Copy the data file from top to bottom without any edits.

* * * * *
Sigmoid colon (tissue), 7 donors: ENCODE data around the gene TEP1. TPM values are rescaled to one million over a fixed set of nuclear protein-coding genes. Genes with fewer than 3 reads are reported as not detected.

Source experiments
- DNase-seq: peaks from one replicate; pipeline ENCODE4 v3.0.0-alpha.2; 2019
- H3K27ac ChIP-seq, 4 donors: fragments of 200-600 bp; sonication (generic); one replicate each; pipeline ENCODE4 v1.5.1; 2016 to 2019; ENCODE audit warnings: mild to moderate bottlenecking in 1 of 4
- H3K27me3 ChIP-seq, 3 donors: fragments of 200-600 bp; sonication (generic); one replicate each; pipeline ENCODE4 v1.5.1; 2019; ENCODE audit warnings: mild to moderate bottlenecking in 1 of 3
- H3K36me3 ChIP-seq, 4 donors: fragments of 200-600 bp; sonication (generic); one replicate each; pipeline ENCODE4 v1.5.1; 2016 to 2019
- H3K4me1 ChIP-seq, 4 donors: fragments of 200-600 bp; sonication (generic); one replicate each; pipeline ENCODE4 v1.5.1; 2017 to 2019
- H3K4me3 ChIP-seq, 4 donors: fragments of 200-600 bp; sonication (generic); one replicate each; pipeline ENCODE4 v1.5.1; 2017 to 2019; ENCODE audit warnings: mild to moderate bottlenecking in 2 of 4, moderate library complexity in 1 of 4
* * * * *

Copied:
Sigmoid colon (tissue), 7 donors: ENCODE data around the gene TEP1. TPM values are rescaled to one million over a fixed set of nuclear protein-coding genes. Genes with fewer than 3 reads are reported as not detected.

Source experiments
- DNase-seq: peaks from one replicate; pipeline ENCODE4 v3.0.0-alpha.2; 2019
- H3K27ac ChIP-seq, 4 donors: fragments of 200-600 bp; sonication (generic); one replicate each; pipeline ENCODE4 v1.5.1; 2016 to 2019; ENCODE audit warnings: mild to moderate bottlenecking in 1 of 4
- H3K27me3 ChIP-seq, 3 donors: fragments of 200-600 bp; sonication (generic); one replicate each; pipeline ENCODE4 v1.5.1; 2019; ENCODE audit warnings: mild to moderate bottlenecking in 1 of 3
- H3K36me3 ChIP-seq, 4 donors: fragments of 200-600 bp; sonication (generic); one replicate each; pipeline ENCODE4 v1.5.1; 2016 to 2019
- H3K4me1 ChIP-seq, 4 donors: fragments of 200-600 bp; sonication (generic); one replicate each; pipeline ENCODE4 v1.5.1; 2017 to 2019
- H3K4me3 ChIP-seq, 4 donors: fragments of 200-600 bp; sonication (generic); one replicate each; pipeline ENCODE4 v1.5.1; 2017 to 2019; ENCODE audit warnings: mild to moderate bottlenecking in 2 of 4, moderate library complexity in 1 of 4